Some advisors will say “raise as much as you can, while VCs and investors will usually say “you should plan to raise enough to last 12-18 months before you need to raise money again.”

However, raising is incredibly hard, so it’s vital you understand how much you need to hit your KPIs, what would be helpful in terms of a buffer, and that you’re realistic about the deliverables and managing investor expectations.

The reason for a 12-18 month runway is that you’ll need to be on the fundraising trail six months before you’ll have new money in the bank, and you’ll need to show growth between now and then to get new investors interested.

Any shorter than 12 months runway and it’s going to be hard to hit key milestones or show significant traction, which means you are going to be unable to justify your next round valuation. It’s called a runway for a reason — if you don’t have liftoff before you reach the end, things will come to a sudden stop!

So, if your starting point is figuring out the cash you need, then look at your monthly burn rate — add in the team members you plan to hire, marketing spend, dev costs, etc. — and run the numbers again. Now multiply that burn rate by the number of months you need for your runway. Remember to factor in a buffer for the unknown as anything can happen and usually does in startup land.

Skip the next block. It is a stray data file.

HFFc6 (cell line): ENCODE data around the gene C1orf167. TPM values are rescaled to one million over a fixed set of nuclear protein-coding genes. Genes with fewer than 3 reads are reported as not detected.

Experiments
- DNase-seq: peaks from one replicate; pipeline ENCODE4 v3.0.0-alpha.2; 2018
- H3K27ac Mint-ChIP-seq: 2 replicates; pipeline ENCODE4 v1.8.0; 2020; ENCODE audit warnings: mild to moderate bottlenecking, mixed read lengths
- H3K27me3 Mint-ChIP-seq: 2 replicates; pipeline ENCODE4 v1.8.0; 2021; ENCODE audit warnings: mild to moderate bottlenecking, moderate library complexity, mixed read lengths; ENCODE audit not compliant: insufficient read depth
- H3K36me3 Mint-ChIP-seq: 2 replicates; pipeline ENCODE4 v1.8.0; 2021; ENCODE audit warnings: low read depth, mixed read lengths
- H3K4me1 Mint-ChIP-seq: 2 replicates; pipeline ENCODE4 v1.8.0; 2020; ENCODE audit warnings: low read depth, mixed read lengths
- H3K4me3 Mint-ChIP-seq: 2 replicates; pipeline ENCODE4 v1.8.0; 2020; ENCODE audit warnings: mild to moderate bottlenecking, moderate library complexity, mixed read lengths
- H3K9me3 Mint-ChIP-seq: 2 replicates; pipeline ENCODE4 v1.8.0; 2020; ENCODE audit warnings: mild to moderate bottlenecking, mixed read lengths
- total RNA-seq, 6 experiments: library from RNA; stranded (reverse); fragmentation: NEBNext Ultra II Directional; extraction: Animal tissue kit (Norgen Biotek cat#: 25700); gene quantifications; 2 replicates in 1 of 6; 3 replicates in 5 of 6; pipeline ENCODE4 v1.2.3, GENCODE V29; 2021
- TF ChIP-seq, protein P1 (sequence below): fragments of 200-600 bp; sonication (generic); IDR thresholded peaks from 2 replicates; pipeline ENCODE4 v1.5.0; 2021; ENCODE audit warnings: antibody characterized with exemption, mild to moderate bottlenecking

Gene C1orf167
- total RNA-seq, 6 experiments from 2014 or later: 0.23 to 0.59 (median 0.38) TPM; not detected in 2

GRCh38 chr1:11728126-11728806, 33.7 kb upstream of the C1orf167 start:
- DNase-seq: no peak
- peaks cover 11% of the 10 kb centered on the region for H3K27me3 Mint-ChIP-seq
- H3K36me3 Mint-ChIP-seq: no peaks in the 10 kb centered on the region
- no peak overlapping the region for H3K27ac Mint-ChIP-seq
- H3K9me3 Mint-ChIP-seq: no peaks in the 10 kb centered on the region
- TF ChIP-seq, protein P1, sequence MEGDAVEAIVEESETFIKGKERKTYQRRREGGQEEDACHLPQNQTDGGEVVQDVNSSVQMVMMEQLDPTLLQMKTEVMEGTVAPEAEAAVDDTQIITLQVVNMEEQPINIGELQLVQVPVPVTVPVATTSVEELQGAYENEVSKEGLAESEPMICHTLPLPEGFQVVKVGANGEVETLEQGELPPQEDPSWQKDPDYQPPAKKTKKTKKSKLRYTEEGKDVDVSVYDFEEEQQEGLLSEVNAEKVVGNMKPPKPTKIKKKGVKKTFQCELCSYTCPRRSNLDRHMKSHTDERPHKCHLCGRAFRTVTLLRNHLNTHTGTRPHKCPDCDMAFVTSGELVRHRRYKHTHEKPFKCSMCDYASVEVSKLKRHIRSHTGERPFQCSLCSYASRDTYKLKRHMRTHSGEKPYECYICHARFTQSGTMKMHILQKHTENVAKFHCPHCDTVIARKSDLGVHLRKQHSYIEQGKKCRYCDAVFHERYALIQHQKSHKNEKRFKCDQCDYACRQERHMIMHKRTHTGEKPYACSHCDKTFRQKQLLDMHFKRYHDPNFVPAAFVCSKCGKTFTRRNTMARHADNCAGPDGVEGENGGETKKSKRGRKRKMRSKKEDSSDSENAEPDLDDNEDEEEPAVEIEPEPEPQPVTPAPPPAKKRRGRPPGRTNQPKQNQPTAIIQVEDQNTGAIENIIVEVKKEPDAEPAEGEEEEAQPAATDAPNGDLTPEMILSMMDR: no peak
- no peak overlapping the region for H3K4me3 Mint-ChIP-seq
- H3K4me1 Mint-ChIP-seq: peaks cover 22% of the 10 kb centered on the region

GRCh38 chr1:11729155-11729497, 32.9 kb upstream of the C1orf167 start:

At this point it’s important to remember that although you have used the above as the calculation, funding your monthly burn isn’t the message your investors want to hear. So when you’re asked about why you are raising £x, remember to correlate your answer to milestones and not survival, the resources you will need to achieve these and the length of time it will take to get you there.

Option 2: How much of your company you want to give away

As much as Dragons’ Den makes for great TV, here in the real world, high growth investment doesn’t happen like that.

The general rule of thumb for angel/seed stage rounds is that founders should aim to give away somewhere between 10 and 20 percent of the equity in the company. These parameters weren’t plucked out of thin air, they’re based on what we see early equity investors looking for in terms of return.